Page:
Three points down to Na Piarsaigh with nothing left on the clock, he stood over a 21-yard free at Croke Park on Paddy’s Day. Did you think you were going to score?
“You have to. I guess I just wanted a shot…. Colm Cronin drew a foul, and he had just passed the ball to me after he was fouled. I was very fortunate to get an opportunity. You don’t really get a chance to practice 21-yard frees in training, because you’re not going to get six lads to stand in the goals for you, they’re not going to agree to that.
“So, if you were practicing penalties, you’d always favour accuracy over power, and I was thinking to myself ‘what do I do here?’ So, I looked up and saw six lads, so said I’ll just hit this as hard as I can. You probably have a one-in-three or four chance if you hit it as well as you can… someone got a hurl to it and it just went over the line.
“You talk about winning and losing, and that’s how fine a margin it is. If that was saved, it’s a different year for Cuala and a different outlook. Then David Treacy hit the levelling free (to force a replay) in the swirling wind, and I think he was 12 from 12 that day which was incredible. We knew then we had another chance and we learned a lot, and adapted our game plan a bit. Once we got another chance… it easily could have gone the other way, but thankfully we’ll have this to look back on.”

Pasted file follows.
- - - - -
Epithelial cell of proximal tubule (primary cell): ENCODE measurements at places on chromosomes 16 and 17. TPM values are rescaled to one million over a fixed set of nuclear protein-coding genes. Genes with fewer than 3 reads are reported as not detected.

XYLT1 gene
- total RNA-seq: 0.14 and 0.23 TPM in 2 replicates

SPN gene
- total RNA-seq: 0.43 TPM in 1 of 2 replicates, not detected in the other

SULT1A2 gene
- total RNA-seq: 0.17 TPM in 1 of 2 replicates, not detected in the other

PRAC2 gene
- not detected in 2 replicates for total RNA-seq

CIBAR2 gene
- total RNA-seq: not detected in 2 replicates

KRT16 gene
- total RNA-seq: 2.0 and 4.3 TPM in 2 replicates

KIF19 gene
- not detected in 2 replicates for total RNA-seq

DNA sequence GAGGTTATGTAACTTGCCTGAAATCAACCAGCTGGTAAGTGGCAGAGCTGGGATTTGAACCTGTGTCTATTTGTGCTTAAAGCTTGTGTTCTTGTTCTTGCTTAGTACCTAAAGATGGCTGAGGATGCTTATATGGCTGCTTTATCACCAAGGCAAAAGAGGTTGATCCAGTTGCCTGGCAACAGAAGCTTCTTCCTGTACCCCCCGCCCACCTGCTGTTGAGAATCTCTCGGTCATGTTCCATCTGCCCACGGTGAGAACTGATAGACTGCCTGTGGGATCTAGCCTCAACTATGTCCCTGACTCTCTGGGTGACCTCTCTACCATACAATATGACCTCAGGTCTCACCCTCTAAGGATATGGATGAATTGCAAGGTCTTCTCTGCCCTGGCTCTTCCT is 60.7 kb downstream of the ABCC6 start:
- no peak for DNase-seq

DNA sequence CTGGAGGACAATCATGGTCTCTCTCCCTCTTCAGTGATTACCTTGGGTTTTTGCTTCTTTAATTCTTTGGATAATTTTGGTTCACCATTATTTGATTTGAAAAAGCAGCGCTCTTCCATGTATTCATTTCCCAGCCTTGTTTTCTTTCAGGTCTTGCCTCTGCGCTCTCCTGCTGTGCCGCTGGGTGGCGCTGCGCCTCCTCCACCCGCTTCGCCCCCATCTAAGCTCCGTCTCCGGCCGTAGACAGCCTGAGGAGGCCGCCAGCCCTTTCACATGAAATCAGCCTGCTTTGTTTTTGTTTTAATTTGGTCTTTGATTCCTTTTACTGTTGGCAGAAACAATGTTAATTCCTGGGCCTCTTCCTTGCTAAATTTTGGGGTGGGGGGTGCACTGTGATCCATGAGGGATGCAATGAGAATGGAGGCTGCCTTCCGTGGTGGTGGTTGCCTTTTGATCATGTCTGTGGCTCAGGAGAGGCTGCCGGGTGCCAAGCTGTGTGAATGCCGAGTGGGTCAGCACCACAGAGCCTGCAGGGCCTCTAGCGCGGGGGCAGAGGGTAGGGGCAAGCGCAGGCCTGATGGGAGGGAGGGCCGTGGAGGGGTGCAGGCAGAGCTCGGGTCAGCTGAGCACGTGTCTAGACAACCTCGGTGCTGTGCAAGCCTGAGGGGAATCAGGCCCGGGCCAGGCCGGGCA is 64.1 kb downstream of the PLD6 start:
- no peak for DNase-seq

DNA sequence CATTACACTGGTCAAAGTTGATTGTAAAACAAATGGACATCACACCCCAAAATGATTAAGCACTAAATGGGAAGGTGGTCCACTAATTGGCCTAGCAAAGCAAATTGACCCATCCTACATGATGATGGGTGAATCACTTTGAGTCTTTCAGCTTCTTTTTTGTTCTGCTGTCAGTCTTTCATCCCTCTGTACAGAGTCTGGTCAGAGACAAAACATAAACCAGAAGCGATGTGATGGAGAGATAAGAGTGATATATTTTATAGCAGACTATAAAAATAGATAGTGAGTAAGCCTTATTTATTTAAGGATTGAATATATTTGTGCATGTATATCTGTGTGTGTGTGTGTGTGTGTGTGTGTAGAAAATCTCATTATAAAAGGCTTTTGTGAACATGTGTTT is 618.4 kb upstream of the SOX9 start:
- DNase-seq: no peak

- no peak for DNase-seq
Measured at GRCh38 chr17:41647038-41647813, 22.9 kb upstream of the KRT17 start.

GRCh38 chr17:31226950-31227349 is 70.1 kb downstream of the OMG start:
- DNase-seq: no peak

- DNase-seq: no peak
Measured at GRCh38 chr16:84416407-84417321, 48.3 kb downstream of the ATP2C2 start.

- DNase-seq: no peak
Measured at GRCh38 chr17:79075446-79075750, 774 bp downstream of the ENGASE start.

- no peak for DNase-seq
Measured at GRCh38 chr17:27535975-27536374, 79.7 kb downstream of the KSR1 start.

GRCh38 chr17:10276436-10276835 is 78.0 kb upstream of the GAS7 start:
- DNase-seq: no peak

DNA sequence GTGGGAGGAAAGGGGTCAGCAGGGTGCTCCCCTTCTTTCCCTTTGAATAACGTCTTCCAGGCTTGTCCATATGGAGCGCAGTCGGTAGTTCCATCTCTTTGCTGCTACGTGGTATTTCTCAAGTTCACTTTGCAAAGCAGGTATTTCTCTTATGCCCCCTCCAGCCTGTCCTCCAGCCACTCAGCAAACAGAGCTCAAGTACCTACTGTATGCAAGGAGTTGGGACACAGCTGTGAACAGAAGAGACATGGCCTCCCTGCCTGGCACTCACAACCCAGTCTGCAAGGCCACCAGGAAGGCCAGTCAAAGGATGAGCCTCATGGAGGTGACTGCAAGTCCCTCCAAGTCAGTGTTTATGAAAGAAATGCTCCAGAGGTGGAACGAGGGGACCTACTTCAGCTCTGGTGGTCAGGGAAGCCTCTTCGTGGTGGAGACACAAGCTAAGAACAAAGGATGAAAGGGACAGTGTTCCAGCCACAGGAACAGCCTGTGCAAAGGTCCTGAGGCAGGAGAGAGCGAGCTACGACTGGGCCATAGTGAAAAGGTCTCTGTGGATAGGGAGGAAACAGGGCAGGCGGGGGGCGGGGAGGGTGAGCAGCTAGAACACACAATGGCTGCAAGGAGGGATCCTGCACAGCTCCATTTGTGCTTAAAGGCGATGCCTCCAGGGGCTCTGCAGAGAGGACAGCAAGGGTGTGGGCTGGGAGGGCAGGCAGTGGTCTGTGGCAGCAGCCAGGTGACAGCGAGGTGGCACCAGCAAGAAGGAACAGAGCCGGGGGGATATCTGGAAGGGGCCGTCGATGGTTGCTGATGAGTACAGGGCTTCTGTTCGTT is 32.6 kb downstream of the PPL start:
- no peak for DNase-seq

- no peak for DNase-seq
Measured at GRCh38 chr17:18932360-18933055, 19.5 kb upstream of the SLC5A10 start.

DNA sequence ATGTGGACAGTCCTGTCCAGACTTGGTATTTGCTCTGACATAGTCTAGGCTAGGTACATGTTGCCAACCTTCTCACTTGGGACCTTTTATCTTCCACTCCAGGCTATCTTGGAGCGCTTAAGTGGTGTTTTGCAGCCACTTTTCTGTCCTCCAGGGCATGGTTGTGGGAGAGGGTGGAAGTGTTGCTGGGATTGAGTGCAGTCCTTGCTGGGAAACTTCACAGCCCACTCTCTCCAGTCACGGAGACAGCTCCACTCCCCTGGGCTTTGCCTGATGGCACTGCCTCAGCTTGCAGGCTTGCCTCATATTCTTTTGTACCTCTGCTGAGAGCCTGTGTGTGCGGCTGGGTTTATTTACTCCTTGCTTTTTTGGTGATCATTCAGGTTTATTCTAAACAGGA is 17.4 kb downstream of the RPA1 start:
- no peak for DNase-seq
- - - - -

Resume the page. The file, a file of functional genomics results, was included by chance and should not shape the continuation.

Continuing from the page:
There was still the small matter of that titanic replay in Portlaoise. Six points down with 20 minutes to go, the Limerick men would lead by the 59th minute. Neither side ever backing down across 140 minutes across two games. Finally, Cuala got across the line, and the waterworks began to flow.
“I did have tears, yeah,” Moran says. “I got man of the match in the second one and the TV guy came over to me (about an interview), and I said, ‘just give me a minute’ because I wanted to take it in.
“My mum and dad were there within five seconds of the final whistle and gave me a hug, and Carla came in, and you look around and there’s a sea of red. Yeah, you definitely do have tears in your eyes, with the crowd swarming in. I remember after last year (when beating Ballyea in the club final), I was trying to take it in, but I was almost caught up in the occasion. So, this year I really wanted to appreciate the achievement, and it was incredible.
“It's been a bit of a rollercoaster of a year, and I haven't had a chance to stop and appreciate it. But it's been a phenomenal year, success after success, and it's been really enjoyable.”